Determined to fill summer classrooms, Schools Chancellor Harold Levy is launching an outreach campaign to convince parents that summer school is valuable and crucial for struggling students.
By tomorrow, parents should receive letters from the Board of Education to announce if children need to attend summer school. A second letter will follow to parents who don’t respond.
Summer school begins July 5 in some schools, and all schools will be open by July 9 for the five-week session.
“I want parents of students who are at risk of being left back a grade to know that they have a huge opportunity this summer,” Levy said in a statement. “They can help their children step up in reading, writing and mathematics and move forward in school.”
As many as 270,000 students could be held back, and the school system is combing through recent standardized tests and checking classwork to cull students who have met the standards and can take the summer off. Of those whose promotions are in doubt, nearly 29,000 were held back last year and could be flunked again.
For the first time, Levy will recommend that children who are not English proficient after three years in bilingual programs spend the summer in an intensive English as a second language program.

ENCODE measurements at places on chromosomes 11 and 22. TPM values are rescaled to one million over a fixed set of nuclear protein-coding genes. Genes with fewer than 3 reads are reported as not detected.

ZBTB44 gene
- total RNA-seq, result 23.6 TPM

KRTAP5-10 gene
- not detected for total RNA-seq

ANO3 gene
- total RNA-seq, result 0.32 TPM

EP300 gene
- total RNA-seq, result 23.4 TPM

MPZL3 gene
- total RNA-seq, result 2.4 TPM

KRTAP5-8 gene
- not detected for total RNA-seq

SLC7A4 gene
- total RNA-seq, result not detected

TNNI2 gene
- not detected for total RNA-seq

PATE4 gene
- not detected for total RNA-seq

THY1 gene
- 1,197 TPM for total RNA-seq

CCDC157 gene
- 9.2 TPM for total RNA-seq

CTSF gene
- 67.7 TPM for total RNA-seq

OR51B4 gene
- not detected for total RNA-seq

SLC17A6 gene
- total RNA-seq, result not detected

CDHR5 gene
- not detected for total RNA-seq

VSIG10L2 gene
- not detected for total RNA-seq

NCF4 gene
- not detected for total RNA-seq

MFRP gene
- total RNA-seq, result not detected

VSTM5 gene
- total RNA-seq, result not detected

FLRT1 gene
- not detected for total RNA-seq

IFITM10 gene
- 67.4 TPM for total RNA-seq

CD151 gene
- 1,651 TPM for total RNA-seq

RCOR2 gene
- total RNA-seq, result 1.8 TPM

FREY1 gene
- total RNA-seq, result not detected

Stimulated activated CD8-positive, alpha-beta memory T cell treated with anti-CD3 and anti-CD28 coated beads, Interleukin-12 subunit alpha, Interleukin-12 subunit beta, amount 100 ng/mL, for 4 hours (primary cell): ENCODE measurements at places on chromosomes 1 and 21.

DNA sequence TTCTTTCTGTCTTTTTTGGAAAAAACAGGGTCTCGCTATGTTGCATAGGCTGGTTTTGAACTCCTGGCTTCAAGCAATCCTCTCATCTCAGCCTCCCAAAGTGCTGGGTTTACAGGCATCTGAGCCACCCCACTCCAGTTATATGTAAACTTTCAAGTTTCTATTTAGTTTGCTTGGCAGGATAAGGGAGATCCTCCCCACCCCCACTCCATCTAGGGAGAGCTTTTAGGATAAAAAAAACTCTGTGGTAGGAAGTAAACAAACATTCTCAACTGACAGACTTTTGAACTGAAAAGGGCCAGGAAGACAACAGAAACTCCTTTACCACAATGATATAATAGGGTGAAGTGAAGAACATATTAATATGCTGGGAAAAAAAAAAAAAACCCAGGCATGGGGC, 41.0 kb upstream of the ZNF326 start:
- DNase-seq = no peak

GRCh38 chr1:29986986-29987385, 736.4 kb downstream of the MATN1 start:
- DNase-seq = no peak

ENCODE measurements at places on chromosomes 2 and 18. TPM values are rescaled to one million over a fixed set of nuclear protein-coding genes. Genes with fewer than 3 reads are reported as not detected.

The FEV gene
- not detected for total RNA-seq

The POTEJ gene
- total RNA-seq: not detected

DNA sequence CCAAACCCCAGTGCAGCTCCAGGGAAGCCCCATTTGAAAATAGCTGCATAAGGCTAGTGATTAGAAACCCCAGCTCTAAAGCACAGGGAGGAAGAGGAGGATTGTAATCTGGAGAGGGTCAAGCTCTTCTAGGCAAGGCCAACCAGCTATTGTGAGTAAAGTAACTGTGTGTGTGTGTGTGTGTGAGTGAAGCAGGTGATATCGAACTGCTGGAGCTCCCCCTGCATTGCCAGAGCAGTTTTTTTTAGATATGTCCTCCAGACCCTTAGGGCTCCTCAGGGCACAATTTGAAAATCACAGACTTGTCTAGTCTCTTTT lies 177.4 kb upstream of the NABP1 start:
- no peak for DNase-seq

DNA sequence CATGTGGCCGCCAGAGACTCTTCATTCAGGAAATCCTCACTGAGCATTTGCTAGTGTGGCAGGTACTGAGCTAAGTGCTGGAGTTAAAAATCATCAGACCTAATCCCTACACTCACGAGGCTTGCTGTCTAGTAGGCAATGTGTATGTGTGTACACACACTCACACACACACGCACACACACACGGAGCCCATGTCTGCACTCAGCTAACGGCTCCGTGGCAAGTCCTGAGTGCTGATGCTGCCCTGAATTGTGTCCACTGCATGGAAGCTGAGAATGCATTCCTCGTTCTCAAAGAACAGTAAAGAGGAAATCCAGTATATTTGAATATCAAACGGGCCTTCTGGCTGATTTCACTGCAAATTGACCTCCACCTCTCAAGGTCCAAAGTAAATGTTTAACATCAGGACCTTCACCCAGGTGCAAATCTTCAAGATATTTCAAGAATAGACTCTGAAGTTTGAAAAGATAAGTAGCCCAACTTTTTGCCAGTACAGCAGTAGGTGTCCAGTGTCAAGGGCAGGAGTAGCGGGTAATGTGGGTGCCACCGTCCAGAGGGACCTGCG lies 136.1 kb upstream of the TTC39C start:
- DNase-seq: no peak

The board already has hired 16,000 teachers for the summer program, nearly all it will need. Levy and school board members criticized parents last year for letting children skip summer classes to take vacations or simply to enjoy their childhood.
Last summer, 88 percent of failing students in grades 3 to 8 showed up, but 7,500 kids didn’t attend, the board said. About 64 percent attended in 1999. The chancellor says summer school improves achievement and test scores.
In the “Step Up” Summer School 2001 campaign, the Board of Education also will make thousands of telephone calls to homes and run print and broadcast ads promoting the program.
Parents can call a toll-free hotline, 800-601-5952, if they have questions.